Interview with Chef Peter Rudolph of Campton Place - San Francisco

June, 2007

Will Blunt:When and why did you start cooking? What inspired you to pursue cooking professionally?
Peter Rudolph:I grew up in Martinez in the East Bay of San Francisco, surrounded by fresh produce in my grandparents garden. That was where my initial interest in cooking came from. I decided to go to culinary school at California Culinary Academy because I was looking for a satisfying job. I liked the idea of working a job where I could learn, be successful, and get positive feedback, and cooking seemed like it had all of that.

WB: Where have you worked professionally as a chef?
PR: After I graduated from CCA, I started as a pastry cook at the Brasserie Savoy in San Francisco under Chef Dean Max, but I wanted to do more than just pastry so I took the opportunity to work at The Dining Room in the Ritz-Carlton in the Buckhead area of Atlanta, first with Chef Gunter Seeger and then with Chen Joel Atunes. In 2000 I took a Sous Chef position at Jer-ne in the Ritz-Carlton in Marina del Rey. I then moved to Navio at the Ritz-Carlton, Half Moon Bay as Executive Chef.

WB: Would you recommend culinary school to aspiring cooks? Do you hire chefs without a culinary school background?
PR: I graduated CCA in 1993 – I think it’s really helpful because it gives you a solid introduction and framework for cooking and helps you establish connections. I only have one guy in my kitchen who didn’t go to culinary school.

WB: Who are some of your mentors? What have you learned from them?
PR: Gunter Seeger taught me to have respect for ingredients and what I’m cooking, Joel Atunes taught me a lot about technique and how to blend flavors, especially abnormal flavors because he is such a fearless chef. Troy Thompson taught me that a chef shouldn’t have any reservation or hesitation in the kitchen – just do it.

WB: What question gives you the most insight to a cook when you’re interviewing them for a position in your kitchen?
PR: I want to know if they are honest, hardworking, and truthful about their goals. Only 1% actually mean it. Their one day stage is the most important element.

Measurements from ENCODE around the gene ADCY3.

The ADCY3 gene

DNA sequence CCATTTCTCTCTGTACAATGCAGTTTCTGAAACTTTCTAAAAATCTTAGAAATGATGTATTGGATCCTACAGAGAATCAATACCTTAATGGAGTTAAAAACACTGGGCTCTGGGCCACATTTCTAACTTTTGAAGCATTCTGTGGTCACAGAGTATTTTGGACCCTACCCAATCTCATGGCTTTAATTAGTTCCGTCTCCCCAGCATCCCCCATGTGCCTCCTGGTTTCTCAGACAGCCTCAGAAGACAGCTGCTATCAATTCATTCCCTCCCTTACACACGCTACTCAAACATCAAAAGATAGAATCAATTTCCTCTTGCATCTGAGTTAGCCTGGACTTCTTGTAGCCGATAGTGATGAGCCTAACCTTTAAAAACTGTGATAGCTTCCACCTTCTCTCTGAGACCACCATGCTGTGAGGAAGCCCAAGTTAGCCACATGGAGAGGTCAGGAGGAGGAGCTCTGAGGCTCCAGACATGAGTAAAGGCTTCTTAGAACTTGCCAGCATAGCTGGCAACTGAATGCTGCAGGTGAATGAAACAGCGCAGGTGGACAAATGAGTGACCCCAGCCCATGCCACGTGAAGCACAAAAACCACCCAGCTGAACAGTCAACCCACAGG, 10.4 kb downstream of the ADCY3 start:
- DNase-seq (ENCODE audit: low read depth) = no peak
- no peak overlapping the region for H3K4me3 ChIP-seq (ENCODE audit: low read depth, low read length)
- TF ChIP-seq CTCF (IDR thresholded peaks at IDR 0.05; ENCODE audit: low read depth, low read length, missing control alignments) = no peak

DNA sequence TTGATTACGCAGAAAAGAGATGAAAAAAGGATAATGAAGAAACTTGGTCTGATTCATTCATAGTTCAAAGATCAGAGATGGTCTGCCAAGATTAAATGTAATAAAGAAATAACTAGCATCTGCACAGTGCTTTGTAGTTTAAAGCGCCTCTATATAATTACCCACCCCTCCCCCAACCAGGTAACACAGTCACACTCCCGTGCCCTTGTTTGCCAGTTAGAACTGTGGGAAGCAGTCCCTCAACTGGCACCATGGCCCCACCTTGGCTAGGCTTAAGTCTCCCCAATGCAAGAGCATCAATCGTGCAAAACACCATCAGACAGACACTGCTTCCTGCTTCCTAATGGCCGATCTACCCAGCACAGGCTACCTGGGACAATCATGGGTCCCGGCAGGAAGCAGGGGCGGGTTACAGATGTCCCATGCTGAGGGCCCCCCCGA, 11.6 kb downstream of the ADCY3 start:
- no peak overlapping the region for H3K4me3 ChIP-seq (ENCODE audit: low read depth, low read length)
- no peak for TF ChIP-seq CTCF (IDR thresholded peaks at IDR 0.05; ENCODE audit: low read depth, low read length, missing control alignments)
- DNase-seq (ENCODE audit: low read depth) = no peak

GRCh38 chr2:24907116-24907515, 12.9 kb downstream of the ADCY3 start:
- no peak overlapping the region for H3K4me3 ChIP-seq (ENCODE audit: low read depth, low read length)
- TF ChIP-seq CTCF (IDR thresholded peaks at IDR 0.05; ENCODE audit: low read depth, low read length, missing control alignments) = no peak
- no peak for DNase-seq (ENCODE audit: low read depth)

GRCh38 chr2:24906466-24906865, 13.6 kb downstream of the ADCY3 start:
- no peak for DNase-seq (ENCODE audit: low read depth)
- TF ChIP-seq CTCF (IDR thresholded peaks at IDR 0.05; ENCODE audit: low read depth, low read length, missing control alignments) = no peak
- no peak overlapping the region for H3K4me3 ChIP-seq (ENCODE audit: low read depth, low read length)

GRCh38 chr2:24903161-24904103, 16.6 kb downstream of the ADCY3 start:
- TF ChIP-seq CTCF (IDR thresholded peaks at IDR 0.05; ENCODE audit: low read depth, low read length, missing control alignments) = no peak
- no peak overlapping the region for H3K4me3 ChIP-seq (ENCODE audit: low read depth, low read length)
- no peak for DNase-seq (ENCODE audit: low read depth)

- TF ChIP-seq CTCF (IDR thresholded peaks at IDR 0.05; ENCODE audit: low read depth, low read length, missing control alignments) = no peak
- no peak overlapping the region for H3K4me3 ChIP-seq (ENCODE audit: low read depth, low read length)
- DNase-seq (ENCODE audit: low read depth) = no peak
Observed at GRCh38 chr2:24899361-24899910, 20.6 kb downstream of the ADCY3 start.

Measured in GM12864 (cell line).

WB: Is there any ingredient that you feel is particularly under appreciated or under
utilized?
PR: Olive oil is my favorite ingredient. It can take on so many different flavors – it can be nutty, grassy, sweet, bitter. I especially like Italian varieties like Picholine and Castello di Ama. Nuts like pine nuts and walnuts are also important. They’re so versatile, they can be uses for puree, stocks, consommé, popcorn, whatever. They have a certain inexplicable, unexplored umami.

WB: What are a few of your favorite flavor combinations?
PR: Milk and olive oil, sugar and olive oil, and eggs and olive oil.

WB: What’s your most indispensable kitchen tool?
PR: My farmers, my cooks and my brain. Things that are precise and exact like plate wipes, rulers, pointed spoons and chopsticks. I use a cast iron skillet for everything. I can’t use anything else. I really want a plancha.

WB: Is there a technique that you have either created of borrowed and used in an unusual way?
PR: I really like wood smoking.

WB: What are your favorite cookbooks?
PR: Elements of Taste by Gray Kunz and Alain Ducasse.

WB: Where to you like to go for culinary travel? Why?
PR: My Trois Gros meal on my 1998 trip to France was an eye opening experience. I would like to go eat my way through Italy to experience the artisanship there and all through all the Paris 3 star restaurants. I would like to go to Spain as well.

WB: What are your favorite restaurants off-the-beaten-path in your city?
PR: Brothers for Korean, Bocadillo, La Taqueria, and My Tofu House.

WB: Which person would you most like to have dinner with?
PR: I’m attracted to people who specialize in anarchy and the philosophy of shape because that’s what cooking is all about. I think in terms of shape and numbers when I’m cooking, so I’d like to eat with anyone who would appreciate that.

WB: What is your philosophy on food and dining?
PR: I love protocol and tradition, but that all gets set aside for the guest experience. You need to do whatever you need to and everything you can to keep the people eating your food happy.

WB: What trends do you see emerging in the restaurant industry now?
PR: Plates are framing – presentation really affects a dish. When you want to know how to plate a certain dish, ask the vegetable you’re using. I’m inspired by natural form, and I let the shape and feel of the vegetable dictate my final product. Cooking is a creative process – you have to dream it up, taste what you’ve got, tweak it, and do it again. I think that more and more chefs are starting to use that approach.

WB: What does success mean for you? What will it look like for you?
PR: To run a successful restaurant you have to be creative and be a dreamer above all else. Personally, I want to be a good dad and husband, make money, and be comfortable.